Purchasing biofeedback instruments and learning the technical process of operating each biofeedback instrument with a human subject are not enough. These steps are necessary, but they do not clearly guide one as to how the instruments should be used. A treatment protocol is required that provides an explanation of the patient's current suffering or problem, as well as a rationale for using biofeedback training in a fashion that can reasonably be expected to relieve that suffering. Such models or protocols are necessary to organize the process of the biofeedback training and provide a reasonable explanation to motivate the trainee/client. Experience shows that clients who understand how the intervention is relevant for their complaint apply themselves more fully and follow through with any homework more reliably. There are a number of such protocols, including biofeedback-assisted relaxation training, the breath training and respiratory biofeedback model, resonance frequency heart rate variability training, the neuromuscular rehabilitation model, various neurofeedback training models, and psychophysiological psychotherapy. This article will introduce biofeedback-assisted relaxation training (BART). BART is a widely applied biofeedback protocol in clinical practice and has been documented as effective in clinical studies from 1969 to the present, for anxiety disorders, diabetes, headaches, and a variety of other common medical and psychological conditions.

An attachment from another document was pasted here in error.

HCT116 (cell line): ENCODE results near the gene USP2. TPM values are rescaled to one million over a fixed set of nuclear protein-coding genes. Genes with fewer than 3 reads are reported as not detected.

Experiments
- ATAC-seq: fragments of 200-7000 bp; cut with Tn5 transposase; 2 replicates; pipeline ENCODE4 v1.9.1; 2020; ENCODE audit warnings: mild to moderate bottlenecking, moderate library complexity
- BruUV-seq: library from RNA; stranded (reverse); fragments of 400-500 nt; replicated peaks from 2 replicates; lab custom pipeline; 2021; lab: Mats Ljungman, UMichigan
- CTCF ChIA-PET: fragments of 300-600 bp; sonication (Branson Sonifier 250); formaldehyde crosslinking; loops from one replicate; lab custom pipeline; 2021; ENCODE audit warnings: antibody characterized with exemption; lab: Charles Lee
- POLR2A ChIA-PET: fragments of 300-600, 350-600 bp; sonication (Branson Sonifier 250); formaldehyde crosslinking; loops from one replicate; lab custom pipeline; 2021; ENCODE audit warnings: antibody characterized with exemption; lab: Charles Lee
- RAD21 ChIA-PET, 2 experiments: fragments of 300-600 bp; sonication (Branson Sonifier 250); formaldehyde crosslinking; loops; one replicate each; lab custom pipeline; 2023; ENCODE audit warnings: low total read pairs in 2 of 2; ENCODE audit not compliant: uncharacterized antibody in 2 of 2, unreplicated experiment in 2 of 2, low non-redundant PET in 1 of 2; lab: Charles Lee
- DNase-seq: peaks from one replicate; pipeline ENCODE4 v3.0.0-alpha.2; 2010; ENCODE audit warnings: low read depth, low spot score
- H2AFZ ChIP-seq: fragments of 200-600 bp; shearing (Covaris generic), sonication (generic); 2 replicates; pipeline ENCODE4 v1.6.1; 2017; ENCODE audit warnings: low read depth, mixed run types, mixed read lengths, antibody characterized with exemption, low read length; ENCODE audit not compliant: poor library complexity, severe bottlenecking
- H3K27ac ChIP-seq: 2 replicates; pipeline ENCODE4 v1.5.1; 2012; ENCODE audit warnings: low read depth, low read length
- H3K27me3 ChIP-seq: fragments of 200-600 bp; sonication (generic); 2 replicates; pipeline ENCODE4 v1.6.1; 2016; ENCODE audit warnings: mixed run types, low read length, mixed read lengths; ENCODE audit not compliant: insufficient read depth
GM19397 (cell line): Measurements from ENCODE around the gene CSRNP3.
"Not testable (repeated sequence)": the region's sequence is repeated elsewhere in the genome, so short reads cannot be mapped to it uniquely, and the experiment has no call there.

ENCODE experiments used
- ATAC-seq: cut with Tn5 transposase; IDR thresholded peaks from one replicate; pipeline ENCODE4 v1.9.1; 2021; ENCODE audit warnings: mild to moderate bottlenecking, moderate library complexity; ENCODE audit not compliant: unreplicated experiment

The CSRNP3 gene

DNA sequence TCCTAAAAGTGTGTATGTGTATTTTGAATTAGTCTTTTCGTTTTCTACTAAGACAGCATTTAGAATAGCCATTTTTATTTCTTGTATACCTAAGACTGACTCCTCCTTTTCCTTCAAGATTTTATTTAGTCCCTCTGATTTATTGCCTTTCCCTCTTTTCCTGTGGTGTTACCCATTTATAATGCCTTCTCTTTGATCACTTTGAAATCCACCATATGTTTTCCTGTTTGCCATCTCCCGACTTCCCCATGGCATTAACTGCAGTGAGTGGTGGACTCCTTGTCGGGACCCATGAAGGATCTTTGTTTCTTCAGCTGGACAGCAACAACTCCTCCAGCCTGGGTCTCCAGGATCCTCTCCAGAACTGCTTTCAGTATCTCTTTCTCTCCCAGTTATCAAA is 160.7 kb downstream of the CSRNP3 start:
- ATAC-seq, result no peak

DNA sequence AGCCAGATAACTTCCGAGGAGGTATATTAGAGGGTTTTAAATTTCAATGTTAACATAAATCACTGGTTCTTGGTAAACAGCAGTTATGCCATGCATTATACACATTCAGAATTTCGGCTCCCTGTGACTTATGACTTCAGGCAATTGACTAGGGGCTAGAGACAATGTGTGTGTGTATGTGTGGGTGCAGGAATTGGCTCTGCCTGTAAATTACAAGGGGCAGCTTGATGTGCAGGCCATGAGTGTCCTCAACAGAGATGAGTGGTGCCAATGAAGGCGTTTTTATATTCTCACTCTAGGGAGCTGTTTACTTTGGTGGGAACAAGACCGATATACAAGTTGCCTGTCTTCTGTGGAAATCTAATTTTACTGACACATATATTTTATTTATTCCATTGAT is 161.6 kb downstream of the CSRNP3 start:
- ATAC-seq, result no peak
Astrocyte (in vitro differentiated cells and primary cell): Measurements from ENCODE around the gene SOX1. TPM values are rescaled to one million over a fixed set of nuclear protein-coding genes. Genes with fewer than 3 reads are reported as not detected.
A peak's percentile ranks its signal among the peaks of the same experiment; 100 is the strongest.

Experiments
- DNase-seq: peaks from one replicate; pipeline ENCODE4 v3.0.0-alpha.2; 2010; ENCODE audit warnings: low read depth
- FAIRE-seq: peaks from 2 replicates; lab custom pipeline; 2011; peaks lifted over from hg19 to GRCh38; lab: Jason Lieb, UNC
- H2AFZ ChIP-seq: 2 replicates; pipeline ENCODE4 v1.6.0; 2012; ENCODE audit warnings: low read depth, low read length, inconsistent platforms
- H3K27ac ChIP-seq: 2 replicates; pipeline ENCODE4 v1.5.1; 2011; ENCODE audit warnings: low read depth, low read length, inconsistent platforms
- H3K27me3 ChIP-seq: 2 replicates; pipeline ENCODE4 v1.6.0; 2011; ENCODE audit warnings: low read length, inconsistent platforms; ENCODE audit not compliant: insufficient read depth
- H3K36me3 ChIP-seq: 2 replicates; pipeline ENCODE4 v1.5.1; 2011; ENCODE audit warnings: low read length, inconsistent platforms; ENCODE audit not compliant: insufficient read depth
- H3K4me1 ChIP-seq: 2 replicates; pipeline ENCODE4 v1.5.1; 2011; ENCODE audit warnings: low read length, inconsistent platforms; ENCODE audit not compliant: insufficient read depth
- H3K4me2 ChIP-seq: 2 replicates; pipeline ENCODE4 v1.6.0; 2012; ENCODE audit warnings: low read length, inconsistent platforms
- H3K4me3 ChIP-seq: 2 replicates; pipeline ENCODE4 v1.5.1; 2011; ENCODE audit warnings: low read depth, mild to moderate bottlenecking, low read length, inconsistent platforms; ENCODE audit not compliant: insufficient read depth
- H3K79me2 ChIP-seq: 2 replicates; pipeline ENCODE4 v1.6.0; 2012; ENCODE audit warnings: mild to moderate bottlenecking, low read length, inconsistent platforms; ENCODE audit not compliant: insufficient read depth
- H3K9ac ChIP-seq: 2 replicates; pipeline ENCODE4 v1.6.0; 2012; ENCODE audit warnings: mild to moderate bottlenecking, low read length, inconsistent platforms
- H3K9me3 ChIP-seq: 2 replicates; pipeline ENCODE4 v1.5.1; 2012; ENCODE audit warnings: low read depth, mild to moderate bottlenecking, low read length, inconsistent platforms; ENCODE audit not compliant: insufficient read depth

You do not currently have access to this content.